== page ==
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Future without Nuclear Energy; is it Feasible, is it Sensible?

Vladimir Knapp ; Faculty of electrical engineering and computing, University of Zagreb Unska 3, 10000 Zagreb, Croatia
Dubravko Pevec ; Faculty of electrical engineering and computing, University of Zagreb Unska 3, 10000 Zagreb, Croatia

Puni tekst: engleski, pdf (2 MB) str. 0-0 preuzimanja: 68* citiraj
APA 6th Edition
Knapp, V. i Pevec, D. (2013). Future without Nuclear Energy; is it Feasible, is it Sensible?. Journal of Energy, 62 (1-4), 0-0. Preuzeto s https://hrcak.srce.hr/199037
MLA 8th Edition
Knapp, Vladimir i Dubravko Pevec. "Future without Nuclear Energy; is it Feasible, is it Sensible?." Journal of Energy, vol. 62, br. 1-4, 2013, str. 0-0. https://hrcak.srce.hr/199037. Citirano 25.05.2020.
Chicago 17th Edition
Knapp, Vladimir i Dubravko Pevec. "Future without Nuclear Energy; is it Feasible, is it Sensible?." Journal of Energy 62, br. 1-4 (2013): 0-0. https://hrcak.srce.hr/199037
Harvard
Knapp, V., i Pevec, D. (2013). 'Future without Nuclear Energy; is it Feasible, is it Sensible?', Journal of Energy, 62(1-4), str. 0-0. Preuzeto s: https://hrcak.srce.hr/199037 (Datum pristupa: 25.05.2020.)
Vancouver
Knapp V, Pevec D. Future without Nuclear Energy; is it Feasible, is it Sensible?. Journal of Energy [Internet]. 2013 [pristupljeno 25.05.2020.];62(1-4):0-0. Dostupno na: https://hrcak.srce.hr/199037
IEEE
V. Knapp i D. Pevec, "Future without Nuclear Energy; is it Feasible, is it Sensible?", Journal of Energy, vol.62, br. 1-4, str. 0-0, 2013. [Online]. Dostupno na: https://hrcak.srce.hr/199037. [Citirano: 25.05.2020.]

Sažetak
Considering the necessity and future role of nuclear energy as relevant to the climate problem,
we have focused on the period to the year 2065. For quantification of the required emission
reduction we have used IEA WEO 2009 and WEO 2011 data as presented in their Reference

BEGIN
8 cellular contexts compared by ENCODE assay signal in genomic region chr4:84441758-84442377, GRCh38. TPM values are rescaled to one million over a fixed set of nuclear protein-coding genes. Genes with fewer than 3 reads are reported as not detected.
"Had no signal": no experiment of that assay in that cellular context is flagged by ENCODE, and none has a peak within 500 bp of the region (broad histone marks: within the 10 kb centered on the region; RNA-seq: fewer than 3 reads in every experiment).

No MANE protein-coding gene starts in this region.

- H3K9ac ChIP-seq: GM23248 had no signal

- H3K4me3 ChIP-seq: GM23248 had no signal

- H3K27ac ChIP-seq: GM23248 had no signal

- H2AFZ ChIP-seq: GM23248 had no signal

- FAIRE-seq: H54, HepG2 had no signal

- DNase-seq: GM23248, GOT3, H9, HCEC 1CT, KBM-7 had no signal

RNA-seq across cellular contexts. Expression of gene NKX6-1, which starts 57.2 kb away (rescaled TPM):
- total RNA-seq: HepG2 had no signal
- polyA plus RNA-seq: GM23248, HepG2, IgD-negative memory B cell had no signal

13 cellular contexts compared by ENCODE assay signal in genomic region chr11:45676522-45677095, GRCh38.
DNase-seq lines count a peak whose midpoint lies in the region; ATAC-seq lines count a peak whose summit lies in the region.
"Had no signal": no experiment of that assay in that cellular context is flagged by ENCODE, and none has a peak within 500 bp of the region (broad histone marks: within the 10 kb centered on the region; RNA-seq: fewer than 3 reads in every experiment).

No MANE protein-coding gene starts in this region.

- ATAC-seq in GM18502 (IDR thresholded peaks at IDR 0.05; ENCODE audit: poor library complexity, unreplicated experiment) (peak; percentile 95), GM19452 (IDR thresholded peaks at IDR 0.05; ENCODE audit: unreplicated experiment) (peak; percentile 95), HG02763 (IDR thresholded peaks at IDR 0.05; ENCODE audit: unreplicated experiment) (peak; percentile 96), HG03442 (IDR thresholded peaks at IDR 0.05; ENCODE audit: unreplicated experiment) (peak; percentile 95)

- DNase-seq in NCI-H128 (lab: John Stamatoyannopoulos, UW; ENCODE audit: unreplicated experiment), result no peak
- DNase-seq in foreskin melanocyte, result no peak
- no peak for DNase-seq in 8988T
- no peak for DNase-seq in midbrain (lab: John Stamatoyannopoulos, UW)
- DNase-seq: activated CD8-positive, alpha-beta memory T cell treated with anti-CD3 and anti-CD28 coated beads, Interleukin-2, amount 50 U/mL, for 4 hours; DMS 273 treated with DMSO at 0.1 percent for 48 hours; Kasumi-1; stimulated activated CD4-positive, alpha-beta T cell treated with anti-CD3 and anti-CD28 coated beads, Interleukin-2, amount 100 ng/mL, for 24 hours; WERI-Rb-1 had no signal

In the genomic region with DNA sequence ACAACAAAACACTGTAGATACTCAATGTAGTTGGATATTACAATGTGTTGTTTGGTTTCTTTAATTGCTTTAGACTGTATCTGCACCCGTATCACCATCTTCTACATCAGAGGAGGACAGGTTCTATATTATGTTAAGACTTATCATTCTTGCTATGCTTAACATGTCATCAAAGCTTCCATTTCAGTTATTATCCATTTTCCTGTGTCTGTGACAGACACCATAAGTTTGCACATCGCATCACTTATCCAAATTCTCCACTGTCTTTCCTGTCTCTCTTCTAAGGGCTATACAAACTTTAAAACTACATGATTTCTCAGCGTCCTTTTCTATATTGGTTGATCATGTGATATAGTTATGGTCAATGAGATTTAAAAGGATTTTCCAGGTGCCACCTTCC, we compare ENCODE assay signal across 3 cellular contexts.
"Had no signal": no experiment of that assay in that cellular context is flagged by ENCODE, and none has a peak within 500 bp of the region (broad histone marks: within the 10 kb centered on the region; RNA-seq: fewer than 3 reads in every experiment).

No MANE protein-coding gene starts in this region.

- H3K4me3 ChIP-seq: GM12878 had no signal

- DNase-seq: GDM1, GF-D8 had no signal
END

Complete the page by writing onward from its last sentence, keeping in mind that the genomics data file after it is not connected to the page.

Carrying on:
strategies predicting emissions with business as usual practices, and WEO 450 Energy strategies
which show the time development of allowed emissions consistent with a limit on the global
temperature increase of 2 ºC and the peak CO2 concentration of 450 ppm. By extrapolating these
data to the year 2065 we obtain 77.4 GtCO2-eq for Reference emission and 10 GtCO2-eq for WEO
450 strategy allowing emission, resulting in 67.4 GtCO2-eq reduction required to come down to
sustainable WEO 450 trajectory. The large contributions to emission reduction from fusion energy
and fossil fuel with carbon separation and storage are not likely. Main carbon non-emitting sources
assumed in the years up to 2065 are proven technology nuclear fission and renewable sources. In
our specified strategy aimed to achieve WEO 450 target we assumed an energy mix including
nuclear power build-up in the period 2025-2065 to the level of 3300 GW in 2065. With the resulting
nuclear contribution of 25.2 GtCO2 to the total required emission reduction of 67.4 GtCO2, what
remains for renewable sources, energy saving and increased efficiency of energy use to contribute
are prodigious 42.2 GtCO2-eq. Assuming that energy saving and more efficient energy use will by
2065 effect an annual reduction between 10 to 16 GtCO2-eq, remaining 26.2 to 32.2 GtCO2,
respectively 27290 and 33540 TWh would be the task for renewable energy sources. Our estimates
about contribution of renewable sources going as far as 2065 are based on EREC prediction for EU
and on our extension to world total with EREC and GWEC prediction as a guide. Our high, but still
credible estimates of predicted world renewable energy contribution by 2065 come to the similar
figures between 29260 and 36180 TWh. However, without nuclear contribution in 2065, renewable
energy contribution would have to be doubled, practically impossible task in the time period in
consideration. Resulting contributions by renewable sources, probably their upper limits, allow
some conclusions about the role of nuclear energy in future decades. By combining highest
contributions from energy saving, efficiency increase and other measures to reduce emission, apart
from energy production, with highest prediction for renewable sources contribution, we obtain the
minimum nuclear energy requirement of about 2190 GW in 2065. This minimum nuclear strategy
should be planned and prepared for, unless there is strong evidence that other carbon free energy
sources (CCS or fusion) could be developed in time. Expansion of nuclear power by about 1800
GW by 2065 would come from different and already developed industrial sector, which can give its
contribution to the energy mix, without obstructing the build-up of renewable sources. It would not
be wise to forfeit nuclear contribution at least in the period to 2065, critical for the control of
climate change.

Hrčak ID: 199037

URI
https://hrcak.srce.hr/199037

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